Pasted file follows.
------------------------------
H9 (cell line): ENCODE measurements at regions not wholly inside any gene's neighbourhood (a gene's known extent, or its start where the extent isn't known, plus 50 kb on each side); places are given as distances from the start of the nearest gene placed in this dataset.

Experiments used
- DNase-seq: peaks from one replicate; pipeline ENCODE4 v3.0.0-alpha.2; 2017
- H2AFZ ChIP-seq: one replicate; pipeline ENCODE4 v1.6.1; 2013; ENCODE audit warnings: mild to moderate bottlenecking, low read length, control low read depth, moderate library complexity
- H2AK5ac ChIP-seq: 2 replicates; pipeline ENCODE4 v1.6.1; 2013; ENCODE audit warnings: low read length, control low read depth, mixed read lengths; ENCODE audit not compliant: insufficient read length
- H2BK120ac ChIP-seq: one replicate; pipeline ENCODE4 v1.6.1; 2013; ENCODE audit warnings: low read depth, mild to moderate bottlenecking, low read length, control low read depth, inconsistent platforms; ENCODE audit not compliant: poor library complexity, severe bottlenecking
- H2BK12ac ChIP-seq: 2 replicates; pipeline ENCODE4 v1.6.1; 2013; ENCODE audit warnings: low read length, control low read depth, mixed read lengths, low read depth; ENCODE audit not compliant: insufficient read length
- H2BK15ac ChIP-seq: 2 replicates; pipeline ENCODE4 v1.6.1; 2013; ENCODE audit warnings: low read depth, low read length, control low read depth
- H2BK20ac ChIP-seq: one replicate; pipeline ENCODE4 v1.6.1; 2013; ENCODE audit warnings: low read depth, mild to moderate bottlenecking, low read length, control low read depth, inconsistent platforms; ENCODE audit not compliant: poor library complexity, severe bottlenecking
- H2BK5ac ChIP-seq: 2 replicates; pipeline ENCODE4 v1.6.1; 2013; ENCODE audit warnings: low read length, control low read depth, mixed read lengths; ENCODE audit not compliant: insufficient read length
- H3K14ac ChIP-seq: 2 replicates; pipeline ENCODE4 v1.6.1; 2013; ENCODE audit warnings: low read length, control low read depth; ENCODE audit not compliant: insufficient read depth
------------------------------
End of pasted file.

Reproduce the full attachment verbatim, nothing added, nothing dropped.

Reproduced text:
H9 (cell line): ENCODE measurements at regions not wholly inside any gene's neighbourhood (a gene's known extent, or its start where the extent isn't known, plus 50 kb on each side); places are given as distances from the start of the nearest gene placed in this dataset.

Experiments used
- DNase-seq: peaks from one replicate; pipeline ENCODE4 v3.0.0-alpha.2; 2017
- H2AFZ ChIP-seq: one replicate; pipeline ENCODE4 v1.6.1; 2013; ENCODE audit warnings: mild to moderate bottlenecking, low read length, control low read depth, moderate library complexity
- H2AK5ac ChIP-seq: 2 replicates; pipeline ENCODE4 v1.6.1; 2013; ENCODE audit warnings: low read length, control low read depth, mixed read lengths; ENCODE audit not compliant: insufficient read length
- H2BK120ac ChIP-seq: one replicate; pipeline ENCODE4 v1.6.1; 2013; ENCODE audit warnings: low read depth, mild to moderate bottlenecking, low read length, control low read depth, inconsistent platforms; ENCODE audit not compliant: poor library complexity, severe bottlenecking
- H2BK12ac ChIP-seq: 2 replicates; pipeline ENCODE4 v1.6.1; 2013; ENCODE audit warnings: low read length, control low read depth, mixed read lengths, low read depth; ENCODE audit not compliant: insufficient read length
- H2BK15ac ChIP-seq: 2 replicates; pipeline ENCODE4 v1.6.1; 2013; ENCODE audit warnings: low read depth, low read length, control low read depth
- H2BK20ac ChIP-seq: one replicate; pipeline ENCODE4 v1.6.1; 2013; ENCODE audit warnings: low read depth, mild to moderate bottlenecking, low read length, control low read depth, inconsistent platforms; ENCODE audit not compliant: poor library complexity, severe bottlenecking
- H2BK5ac ChIP-seq: 2 replicates; pipeline ENCODE4 v1.6.1; 2013; ENCODE audit warnings: low read length, control low read depth, mixed read lengths; ENCODE audit not compliant: insufficient read length
- H3K14ac ChIP-seq: 2 replicates; pipeline ENCODE4 v1.6.1; 2013; ENCODE audit warnings: low read length, control low read depth; ENCODE audit not compliant: insufficient read depth